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    Viral Hepatitis: 8 Self-Defense Tips for Travelers

    Here are eight tips to protect you when traveling to regions where hepatitis is prevalent.
    By David Freeman
    WebMD Feature

    In the U.S., the risk of contracting viral hepatitis has fallen sharply in recent years. The risk is higher for Americans who travel abroad -- especially to regions where hepatitis is prevalent and sanitation is poor.

    “Travelers who go to non-urban areas of developing countries are most likely to get infected,” says Scott D. Holmberg, MD, chief of the epidemiology and surveillance branch of the division of viral hepatitis at the Centers for Disease Control and Prevention (CDC) in Atlanta. But it’s possible to contract hepatitis even during a stay in a luxury hotel.

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    Several types of hepatitis have been identified. The main types are hepatitis A, B, and C.

    Hepatitis A spreads by fecal-oral contact. This can occur by consuming food or beverages contaminated with even tiny amounts of virus-laden feces, or through close personal contact with someone who has hepatitis A. Most people with hepatitis A recover fully within a matter of weeks or months.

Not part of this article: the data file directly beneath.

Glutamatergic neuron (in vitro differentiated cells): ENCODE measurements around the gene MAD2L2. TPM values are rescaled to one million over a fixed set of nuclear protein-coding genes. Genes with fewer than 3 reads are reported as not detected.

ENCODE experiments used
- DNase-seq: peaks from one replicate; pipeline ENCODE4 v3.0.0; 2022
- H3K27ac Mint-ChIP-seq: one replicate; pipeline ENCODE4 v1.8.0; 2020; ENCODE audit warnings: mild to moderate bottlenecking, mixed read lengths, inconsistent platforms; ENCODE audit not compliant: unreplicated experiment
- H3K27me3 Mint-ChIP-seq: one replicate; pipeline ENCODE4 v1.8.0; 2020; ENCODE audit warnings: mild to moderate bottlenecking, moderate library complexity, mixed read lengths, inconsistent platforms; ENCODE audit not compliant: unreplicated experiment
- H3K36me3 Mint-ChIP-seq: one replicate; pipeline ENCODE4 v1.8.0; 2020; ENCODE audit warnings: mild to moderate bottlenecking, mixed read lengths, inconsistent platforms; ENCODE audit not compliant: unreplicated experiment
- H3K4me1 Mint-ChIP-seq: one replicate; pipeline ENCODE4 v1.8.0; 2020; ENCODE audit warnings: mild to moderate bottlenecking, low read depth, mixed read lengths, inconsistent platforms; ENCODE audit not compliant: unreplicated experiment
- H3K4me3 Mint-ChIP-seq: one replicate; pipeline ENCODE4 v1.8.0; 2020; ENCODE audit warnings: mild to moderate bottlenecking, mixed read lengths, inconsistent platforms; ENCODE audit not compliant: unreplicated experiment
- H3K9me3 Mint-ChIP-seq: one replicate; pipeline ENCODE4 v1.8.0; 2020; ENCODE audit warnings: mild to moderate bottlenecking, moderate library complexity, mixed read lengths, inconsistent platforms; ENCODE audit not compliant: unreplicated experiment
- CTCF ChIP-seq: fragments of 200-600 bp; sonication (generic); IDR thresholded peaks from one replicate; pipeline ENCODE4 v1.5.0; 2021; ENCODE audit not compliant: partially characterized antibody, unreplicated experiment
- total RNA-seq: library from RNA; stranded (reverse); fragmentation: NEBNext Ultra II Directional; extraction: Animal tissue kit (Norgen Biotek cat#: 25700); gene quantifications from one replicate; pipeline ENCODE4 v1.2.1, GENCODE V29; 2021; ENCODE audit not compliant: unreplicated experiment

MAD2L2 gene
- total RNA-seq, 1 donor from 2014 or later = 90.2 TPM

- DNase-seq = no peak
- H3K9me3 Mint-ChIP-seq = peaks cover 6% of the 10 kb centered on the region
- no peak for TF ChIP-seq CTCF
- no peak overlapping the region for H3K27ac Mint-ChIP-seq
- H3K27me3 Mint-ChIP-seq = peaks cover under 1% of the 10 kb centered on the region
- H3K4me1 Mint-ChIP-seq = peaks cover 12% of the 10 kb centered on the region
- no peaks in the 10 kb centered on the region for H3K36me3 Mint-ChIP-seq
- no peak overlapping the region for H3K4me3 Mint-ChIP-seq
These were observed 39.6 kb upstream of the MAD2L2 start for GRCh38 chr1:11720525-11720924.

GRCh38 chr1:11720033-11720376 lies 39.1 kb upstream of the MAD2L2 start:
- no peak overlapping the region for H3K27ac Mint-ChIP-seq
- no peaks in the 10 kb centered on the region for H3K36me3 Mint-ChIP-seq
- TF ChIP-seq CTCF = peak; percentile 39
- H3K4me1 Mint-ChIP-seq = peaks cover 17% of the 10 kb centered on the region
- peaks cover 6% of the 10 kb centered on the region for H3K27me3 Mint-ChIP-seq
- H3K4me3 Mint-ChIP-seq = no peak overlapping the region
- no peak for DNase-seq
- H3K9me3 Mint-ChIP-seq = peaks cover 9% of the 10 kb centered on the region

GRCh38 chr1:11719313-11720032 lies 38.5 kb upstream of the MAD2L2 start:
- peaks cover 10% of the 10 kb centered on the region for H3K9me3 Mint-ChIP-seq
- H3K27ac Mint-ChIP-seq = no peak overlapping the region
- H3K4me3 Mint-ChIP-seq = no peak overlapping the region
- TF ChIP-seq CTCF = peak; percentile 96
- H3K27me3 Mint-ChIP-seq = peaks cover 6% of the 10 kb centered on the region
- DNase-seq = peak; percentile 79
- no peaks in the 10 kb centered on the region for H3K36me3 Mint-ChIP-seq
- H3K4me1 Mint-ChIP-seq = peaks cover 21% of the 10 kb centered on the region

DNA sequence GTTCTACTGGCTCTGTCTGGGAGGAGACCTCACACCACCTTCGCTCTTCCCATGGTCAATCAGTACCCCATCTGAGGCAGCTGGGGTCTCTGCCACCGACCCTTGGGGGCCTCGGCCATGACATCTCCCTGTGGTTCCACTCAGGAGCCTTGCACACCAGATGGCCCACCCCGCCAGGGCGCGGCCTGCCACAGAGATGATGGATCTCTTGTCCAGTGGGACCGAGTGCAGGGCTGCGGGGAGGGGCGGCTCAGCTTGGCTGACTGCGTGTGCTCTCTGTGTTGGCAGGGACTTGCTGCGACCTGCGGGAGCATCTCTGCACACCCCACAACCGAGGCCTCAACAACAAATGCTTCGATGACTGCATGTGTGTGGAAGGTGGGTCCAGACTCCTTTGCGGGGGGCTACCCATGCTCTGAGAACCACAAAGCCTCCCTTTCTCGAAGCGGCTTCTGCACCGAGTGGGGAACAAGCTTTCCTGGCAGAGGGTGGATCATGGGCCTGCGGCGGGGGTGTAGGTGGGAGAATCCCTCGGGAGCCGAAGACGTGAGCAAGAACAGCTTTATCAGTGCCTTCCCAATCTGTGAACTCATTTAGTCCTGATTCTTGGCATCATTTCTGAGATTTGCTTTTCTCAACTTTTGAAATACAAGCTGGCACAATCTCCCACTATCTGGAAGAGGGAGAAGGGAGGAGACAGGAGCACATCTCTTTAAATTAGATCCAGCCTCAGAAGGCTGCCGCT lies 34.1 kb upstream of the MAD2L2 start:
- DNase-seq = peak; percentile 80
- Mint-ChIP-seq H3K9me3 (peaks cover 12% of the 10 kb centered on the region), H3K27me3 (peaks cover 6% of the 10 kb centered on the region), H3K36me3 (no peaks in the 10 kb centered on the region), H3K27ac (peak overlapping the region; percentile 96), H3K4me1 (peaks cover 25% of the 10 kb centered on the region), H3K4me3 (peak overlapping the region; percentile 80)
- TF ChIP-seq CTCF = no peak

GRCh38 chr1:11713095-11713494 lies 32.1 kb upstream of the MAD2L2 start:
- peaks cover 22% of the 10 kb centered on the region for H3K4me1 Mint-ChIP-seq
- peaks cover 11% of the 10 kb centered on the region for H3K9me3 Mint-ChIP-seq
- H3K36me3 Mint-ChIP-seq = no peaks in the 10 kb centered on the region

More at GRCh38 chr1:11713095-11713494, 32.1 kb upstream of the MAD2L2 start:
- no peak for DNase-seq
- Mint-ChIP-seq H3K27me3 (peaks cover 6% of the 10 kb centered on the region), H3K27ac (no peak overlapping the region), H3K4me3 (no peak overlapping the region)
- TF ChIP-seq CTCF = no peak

Hepatitis B and C spread through contact with infected blood (and, in the case of B, other body fluids). This can occur via sexual contact with someone who has hepatitis B or C, by sharing personal items (nail trimmers, razors, drug paraphernalia, etc.) of an infected person, or from dirty hypodermic needles or transfusions of blood that wasn’t screened for hepatitis. Hepatitis B and C can lead to cirrhosis of the liver, liver cancer, and death.

    What can you do to minimize your risk of contracting hepatitis while traveling abroad? Here are eight strategies.

    1. Get vaccinated.

    Safe, effective vaccines are available for hepatitis A and B, though not yet for hepatitis C. Some experts say vaccination makes sense for just about anyone who leaves the country. “Anyone who travels abroad frequently should probably be vaccinated,” says Melissa Palmer, MD, clinical professor of medicine at New York University School of Medicine.

    The hepatitis A vaccine is typically given in two doses six months apart. The hepatitis B vaccine is typically given to adults in three doses spread over six months, and to children in three or four doses spread over six to 18 months.

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